2 Comments

New Zealand and Australia are these days passionately opposed to commercial whaling, a stance that in recent weeks has put them at odds with significant trading partner Japan.

But it wasn’t always that way – the 1830s and 1840s were the golden age of whaling in New Zealand and Australia as whalers, predominantly from America, took to our seas harpoon in hand, seeking the rich whale blubber, meat, oil and bone that was in such demand around the world.

The captains of these ships kept detailed logs of where the whales were caught or sighted, taking careful note of their frequently used habitats to avoid fruitless searches of the seas. Now researchers are using those logs to better understand the movements of southern right whales and sperm whales in the Pacific and the Tasman Sea.

This from a release on the research NIWA put out today:

’We are using these data, that are over a hundred years old, to tell us what the key foraging, migratory, and frequently used habitats were for southern right whales and sperm whales, because abundance levels were high in the 19th century before heavy whaling,’ says NIWA marine ecologist Dr Leigh Torres.

Apparently the log books and historic records, compiled by the World Whaling History project, contain the locations of 46,000 strikes or sightings of whales – as well as records of where the whalers searched for whales but came up empty-handed.

The scientists want to compare the distribution of whales back when they were being hunted with today. Dr Torres adds:

’Using data from a long time period and a large area, we hope to predict where whales are within tens of kilometres during certain months.’

The idea is that scientists gain a fairly accurate picture of where whales congregate so that fishing activity involving long lines and nets, oil drilling and active shipping routes can avoid these areas in the name of conservation. Scientists already have a pretty good idea of how whale numbers have changed from the 1830s when whaling in the region was at its peak. Back then, there was an estimated 27,000 southern right whales in New Zealand waters. Now there are 5000. Sperm whale numbers are harder to pinpoint on a regional scale. Says NIWA:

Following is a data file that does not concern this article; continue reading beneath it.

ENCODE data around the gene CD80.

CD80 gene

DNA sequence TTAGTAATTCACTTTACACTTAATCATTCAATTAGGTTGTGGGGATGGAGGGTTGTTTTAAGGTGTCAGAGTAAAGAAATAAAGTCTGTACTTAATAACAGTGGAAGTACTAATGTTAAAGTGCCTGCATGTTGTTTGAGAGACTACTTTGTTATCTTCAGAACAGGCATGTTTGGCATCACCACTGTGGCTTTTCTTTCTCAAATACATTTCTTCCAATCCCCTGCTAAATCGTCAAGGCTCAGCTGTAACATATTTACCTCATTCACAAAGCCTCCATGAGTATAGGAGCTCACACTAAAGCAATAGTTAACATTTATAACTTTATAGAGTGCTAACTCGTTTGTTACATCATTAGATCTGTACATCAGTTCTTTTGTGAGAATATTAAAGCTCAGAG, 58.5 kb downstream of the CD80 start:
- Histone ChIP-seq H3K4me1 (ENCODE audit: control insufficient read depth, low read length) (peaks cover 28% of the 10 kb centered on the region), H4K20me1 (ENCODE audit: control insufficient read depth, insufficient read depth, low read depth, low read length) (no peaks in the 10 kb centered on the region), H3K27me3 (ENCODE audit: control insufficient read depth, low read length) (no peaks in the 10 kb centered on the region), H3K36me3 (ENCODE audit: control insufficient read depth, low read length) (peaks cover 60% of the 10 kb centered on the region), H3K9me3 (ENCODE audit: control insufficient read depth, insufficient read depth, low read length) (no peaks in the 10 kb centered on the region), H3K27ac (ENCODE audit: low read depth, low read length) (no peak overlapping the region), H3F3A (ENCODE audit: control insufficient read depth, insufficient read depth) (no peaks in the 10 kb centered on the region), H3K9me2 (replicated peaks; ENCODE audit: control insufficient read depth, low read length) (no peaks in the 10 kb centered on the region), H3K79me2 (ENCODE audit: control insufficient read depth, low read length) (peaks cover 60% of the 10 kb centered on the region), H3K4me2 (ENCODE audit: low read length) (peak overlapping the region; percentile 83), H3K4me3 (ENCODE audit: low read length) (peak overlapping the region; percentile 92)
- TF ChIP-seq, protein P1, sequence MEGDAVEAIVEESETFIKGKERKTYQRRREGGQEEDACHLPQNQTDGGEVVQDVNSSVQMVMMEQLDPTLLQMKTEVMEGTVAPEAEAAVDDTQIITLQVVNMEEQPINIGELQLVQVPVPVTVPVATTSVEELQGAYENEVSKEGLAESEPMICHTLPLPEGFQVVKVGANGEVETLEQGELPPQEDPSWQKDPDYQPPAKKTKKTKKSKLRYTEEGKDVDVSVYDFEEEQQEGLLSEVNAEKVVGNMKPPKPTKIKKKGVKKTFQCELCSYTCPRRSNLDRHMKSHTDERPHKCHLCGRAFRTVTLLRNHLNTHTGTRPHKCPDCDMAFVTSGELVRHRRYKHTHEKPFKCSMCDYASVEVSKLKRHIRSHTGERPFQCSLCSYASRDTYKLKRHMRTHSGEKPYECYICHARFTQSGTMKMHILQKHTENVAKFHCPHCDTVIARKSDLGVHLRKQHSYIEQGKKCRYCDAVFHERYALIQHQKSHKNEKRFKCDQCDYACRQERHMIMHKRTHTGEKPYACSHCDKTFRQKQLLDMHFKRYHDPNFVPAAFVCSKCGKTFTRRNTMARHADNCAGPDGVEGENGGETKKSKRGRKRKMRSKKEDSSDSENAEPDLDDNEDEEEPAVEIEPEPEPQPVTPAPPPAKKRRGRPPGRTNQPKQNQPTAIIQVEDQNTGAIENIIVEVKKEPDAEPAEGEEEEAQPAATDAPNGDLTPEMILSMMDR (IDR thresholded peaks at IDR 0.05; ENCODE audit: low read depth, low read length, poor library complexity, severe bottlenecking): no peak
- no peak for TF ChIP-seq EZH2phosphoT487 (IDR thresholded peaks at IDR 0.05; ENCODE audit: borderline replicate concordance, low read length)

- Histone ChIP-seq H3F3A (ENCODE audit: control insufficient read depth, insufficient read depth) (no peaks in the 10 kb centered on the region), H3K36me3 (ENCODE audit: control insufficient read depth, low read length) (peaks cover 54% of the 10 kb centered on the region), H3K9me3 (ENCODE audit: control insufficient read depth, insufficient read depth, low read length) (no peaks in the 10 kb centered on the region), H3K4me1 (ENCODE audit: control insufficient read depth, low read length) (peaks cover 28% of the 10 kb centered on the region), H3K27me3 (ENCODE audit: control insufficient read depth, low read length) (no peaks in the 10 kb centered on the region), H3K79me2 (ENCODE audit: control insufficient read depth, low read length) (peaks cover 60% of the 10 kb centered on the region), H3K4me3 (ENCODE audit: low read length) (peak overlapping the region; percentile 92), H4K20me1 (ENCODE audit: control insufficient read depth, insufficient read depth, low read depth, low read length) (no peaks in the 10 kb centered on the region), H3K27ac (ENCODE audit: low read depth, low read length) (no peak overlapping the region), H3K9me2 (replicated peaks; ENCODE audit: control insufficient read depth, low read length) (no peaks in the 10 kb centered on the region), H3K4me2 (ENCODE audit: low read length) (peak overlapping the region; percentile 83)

Sperm whales are classified as threatened which means that they are likely to become endangered. The numbers of sperm whales in New Zealand waters are unknown, but a recent global estimate was about a million whales during the pre-whaling era, with about 32% of this original population level remaining in 1999, 10 years after the end of large-scale hunting. The percentage reduction in New Zealand waters is likely to be similar.

This is not the first time old ship’s log books have come in handy to scientists. Last year, climatoligists began using data form Captain Cook’s log books to gain a better picture of historic temperature, ice formation, air pressure and wind speed trends.

An example of a whaling log - from the American whaler Tybeo

An example of a whaling log - from the American whaler Tybeo

Sighting locations of southern right whales by American whaling vessels: 1820-1925 Credit: Dr Leigh Torres and World Whaling History Project.

Sighting locations of southern right whales by American whaling vessels: 1820-1925 Credit: Dr Leigh Torres and World Whaling History Project.

Sighting locations of sperm whales by American whaling vessels: 1820-1925 Credit: Dr Leigh Torres and World Whaling History Project.

Sighting locations of sperm whales by American whaling vessels: 1820-1925 Credit: Dr Leigh Torres and World Whaling History Project.

Daily locations of American whaling vessels when no whale was observed: 1820-1925  Credit: Dr Leigh Torres and World Whaling History Project.

Daily locations of American whaling vessels when no whale was observed: 1820-1925 Credit: Dr Leigh Torres and World Whaling History Project.

Credit: Dr Leigh Torres Southern Right Whale, Hermanus, South Africa

Credit: Dr Leigh Torres Southern Right Whale, Hermanus, South Africa

Related Posts with Thumbnails